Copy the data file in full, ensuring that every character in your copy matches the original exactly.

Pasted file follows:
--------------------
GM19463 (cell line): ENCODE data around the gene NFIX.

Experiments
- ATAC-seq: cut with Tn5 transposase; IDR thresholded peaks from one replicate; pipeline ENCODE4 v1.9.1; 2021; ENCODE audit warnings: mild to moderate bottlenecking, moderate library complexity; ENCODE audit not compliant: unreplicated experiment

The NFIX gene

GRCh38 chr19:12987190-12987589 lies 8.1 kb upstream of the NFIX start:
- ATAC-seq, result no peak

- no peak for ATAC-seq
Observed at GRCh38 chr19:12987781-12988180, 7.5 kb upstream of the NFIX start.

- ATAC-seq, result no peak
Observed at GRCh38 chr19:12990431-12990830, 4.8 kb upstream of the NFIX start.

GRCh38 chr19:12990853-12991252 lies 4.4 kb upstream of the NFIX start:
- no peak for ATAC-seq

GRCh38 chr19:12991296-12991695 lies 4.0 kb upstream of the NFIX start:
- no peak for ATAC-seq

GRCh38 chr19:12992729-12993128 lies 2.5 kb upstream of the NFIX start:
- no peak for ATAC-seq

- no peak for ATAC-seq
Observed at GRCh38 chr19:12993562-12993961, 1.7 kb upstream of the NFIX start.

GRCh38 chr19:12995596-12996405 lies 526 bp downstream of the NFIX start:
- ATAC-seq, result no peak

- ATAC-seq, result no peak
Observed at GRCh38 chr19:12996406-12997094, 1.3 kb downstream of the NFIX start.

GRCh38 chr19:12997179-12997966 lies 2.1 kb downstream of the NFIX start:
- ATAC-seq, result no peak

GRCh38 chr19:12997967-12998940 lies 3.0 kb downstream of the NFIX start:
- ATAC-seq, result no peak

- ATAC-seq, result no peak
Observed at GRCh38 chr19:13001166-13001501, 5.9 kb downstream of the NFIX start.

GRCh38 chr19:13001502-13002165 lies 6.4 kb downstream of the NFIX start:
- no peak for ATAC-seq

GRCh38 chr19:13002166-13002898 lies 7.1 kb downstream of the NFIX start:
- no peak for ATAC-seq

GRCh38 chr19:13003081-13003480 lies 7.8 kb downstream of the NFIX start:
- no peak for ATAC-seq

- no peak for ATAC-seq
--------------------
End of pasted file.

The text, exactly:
GM19463 (cell line): ENCODE data around the gene NFIX.

Experiments
- ATAC-seq: cut with Tn5 transposase; IDR thresholded peaks from one replicate; pipeline ENCODE4 v1.9.1; 2021; ENCODE audit warnings: mild to moderate bottlenecking, moderate library complexity; ENCODE audit not compliant: unreplicated experiment

The NFIX gene

GRCh38 chr19:12987190-12987589 lies 8.1 kb upstream of the NFIX start:
- ATAC-seq, result no peak

- no peak for ATAC-seq
Observed at GRCh38 chr19:12987781-12988180, 7.5 kb upstream of the NFIX start.

- ATAC-seq, result no peak
Observed at GRCh38 chr19:12990431-12990830, 4.8 kb upstream of the NFIX start.

GRCh38 chr19:12990853-12991252 lies 4.4 kb upstream of the NFIX start:
- no peak for ATAC-seq

GRCh38 chr19:12991296-12991695 lies 4.0 kb upstream of the NFIX start:
- no peak for ATAC-seq

GRCh38 chr19:12992729-12993128 lies 2.5 kb upstream of the NFIX start:
- no peak for ATAC-seq

- no peak for ATAC-seq
Observed at GRCh38 chr19:12993562-12993961, 1.7 kb upstream of the NFIX start.

GRCh38 chr19:12995596-12996405 lies 526 bp downstream of the NFIX start:
- ATAC-seq, result no peak

- ATAC-seq, result no peak
Observed at GRCh38 chr19:12996406-12997094, 1.3 kb downstream of the NFIX start.

GRCh38 chr19:12997179-12997966 lies 2.1 kb downstream of the NFIX start:
- ATAC-seq, result no peak

GRCh38 chr19:12997967-12998940 lies 3.0 kb downstream of the NFIX start:
- ATAC-seq, result no peak

- ATAC-seq, result no peak
Observed at GRCh38 chr19:13001166-13001501, 5.9 kb downstream of the NFIX start.

GRCh38 chr19:13001502-13002165 lies 6.4 kb downstream of the NFIX start:
- no peak for ATAC-seq

GRCh38 chr19:13002166-13002898 lies 7.1 kb downstream of the NFIX start:
- no peak for ATAC-seq

GRCh38 chr19:13003081-13003480 lies 7.8 kb downstream of the NFIX start:
- no peak for ATAC-seq

- no peak for ATAC-seq